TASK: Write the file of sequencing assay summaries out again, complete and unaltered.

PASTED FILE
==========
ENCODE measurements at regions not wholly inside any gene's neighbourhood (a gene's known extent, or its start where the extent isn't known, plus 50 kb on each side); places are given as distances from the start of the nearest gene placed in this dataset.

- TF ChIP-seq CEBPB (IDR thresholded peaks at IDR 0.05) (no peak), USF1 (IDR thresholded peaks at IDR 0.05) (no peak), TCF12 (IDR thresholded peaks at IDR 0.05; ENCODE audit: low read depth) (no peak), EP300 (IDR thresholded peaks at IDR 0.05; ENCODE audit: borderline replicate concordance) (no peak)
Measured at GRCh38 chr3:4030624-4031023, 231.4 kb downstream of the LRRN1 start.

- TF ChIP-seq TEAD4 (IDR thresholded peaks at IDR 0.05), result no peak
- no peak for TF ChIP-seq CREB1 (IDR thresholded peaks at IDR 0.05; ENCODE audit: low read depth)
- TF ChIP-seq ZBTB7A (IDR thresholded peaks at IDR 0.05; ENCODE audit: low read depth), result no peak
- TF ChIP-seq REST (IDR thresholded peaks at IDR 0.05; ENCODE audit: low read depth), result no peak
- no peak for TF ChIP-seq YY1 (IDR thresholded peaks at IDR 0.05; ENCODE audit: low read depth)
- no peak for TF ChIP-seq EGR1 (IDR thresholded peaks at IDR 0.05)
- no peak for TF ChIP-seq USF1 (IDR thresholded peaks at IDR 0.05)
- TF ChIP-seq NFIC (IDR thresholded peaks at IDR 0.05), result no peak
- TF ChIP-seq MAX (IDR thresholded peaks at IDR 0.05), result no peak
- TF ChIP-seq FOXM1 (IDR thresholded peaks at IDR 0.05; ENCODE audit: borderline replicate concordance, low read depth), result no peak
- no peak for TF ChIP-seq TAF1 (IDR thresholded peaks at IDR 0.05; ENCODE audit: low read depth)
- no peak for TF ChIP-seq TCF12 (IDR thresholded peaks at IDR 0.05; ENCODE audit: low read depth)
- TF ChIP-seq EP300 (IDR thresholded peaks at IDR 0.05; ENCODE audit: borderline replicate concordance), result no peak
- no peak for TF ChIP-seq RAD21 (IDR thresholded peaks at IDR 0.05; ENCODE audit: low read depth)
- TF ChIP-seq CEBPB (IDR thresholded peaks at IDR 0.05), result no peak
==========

ENCODE measurements at regions not wholly inside any gene's neighbourhood (a gene's known extent, or its start where the extent isn't known, plus 50 kb on each side); places are given as distances from the start of the nearest gene placed in this dataset.

- TF ChIP-seq CEBPB (IDR thresholded peaks at IDR 0.05) (no peak), USF1 (IDR thresholded peaks at IDR 0.05) (no peak), TCF12 (IDR thresholded peaks at IDR 0.05; ENCODE audit: low read depth) (no peak), EP300 (IDR thresholded peaks at IDR 0.05; ENCODE audit: borderline replicate concordance) (no peak)
Measured at GRCh38 chr3:4030624-4031023, 231.4 kb downstream of the LRRN1 start.

- TF ChIP-seq TEAD4 (IDR thresholded peaks at IDR 0.05), result no peak
- no peak for TF ChIP-seq CREB1 (IDR thresholded peaks at IDR 0.05; ENCODE audit: low read depth)
- TF ChIP-seq ZBTB7A (IDR thresholded peaks at IDR 0.05; ENCODE audit: low read depth), result no peak
- TF ChIP-seq REST (IDR thresholded peaks at IDR 0.05; ENCODE audit: low read depth), result no peak
- no peak for TF ChIP-seq YY1 (IDR thresholded peaks at IDR 0.05; ENCODE audit: low read depth)
- no peak for TF ChIP-seq EGR1 (IDR thresholded peaks at IDR 0.05)
- no peak for TF ChIP-seq USF1 (IDR thresholded peaks at IDR 0.05)
- TF ChIP-seq NFIC (IDR thresholded peaks at IDR 0.05), result no peak
- TF ChIP-seq MAX (IDR thresholded peaks at IDR 0.05), result no peak
- TF ChIP-seq FOXM1 (IDR thresholded peaks at IDR 0.05; ENCODE audit: borderline replicate concordance, low read depth), result no peak
- no peak for TF ChIP-seq TAF1 (IDR thresholded peaks at IDR 0.05; ENCODE audit: low read depth)
- no peak for TF ChIP-seq TCF12 (IDR thresholded peaks at IDR 0.05; ENCODE audit: low read depth)
- TF ChIP-seq EP300 (IDR thresholded peaks at IDR 0.05; ENCODE audit: borderline replicate concordance), result no peak
- no peak for TF ChIP-seq RAD21 (IDR thresholded peaks at IDR 0.05; ENCODE audit: low read depth)
- TF ChIP-seq CEBPB (IDR thresholded peaks at IDR 0.05), result no peak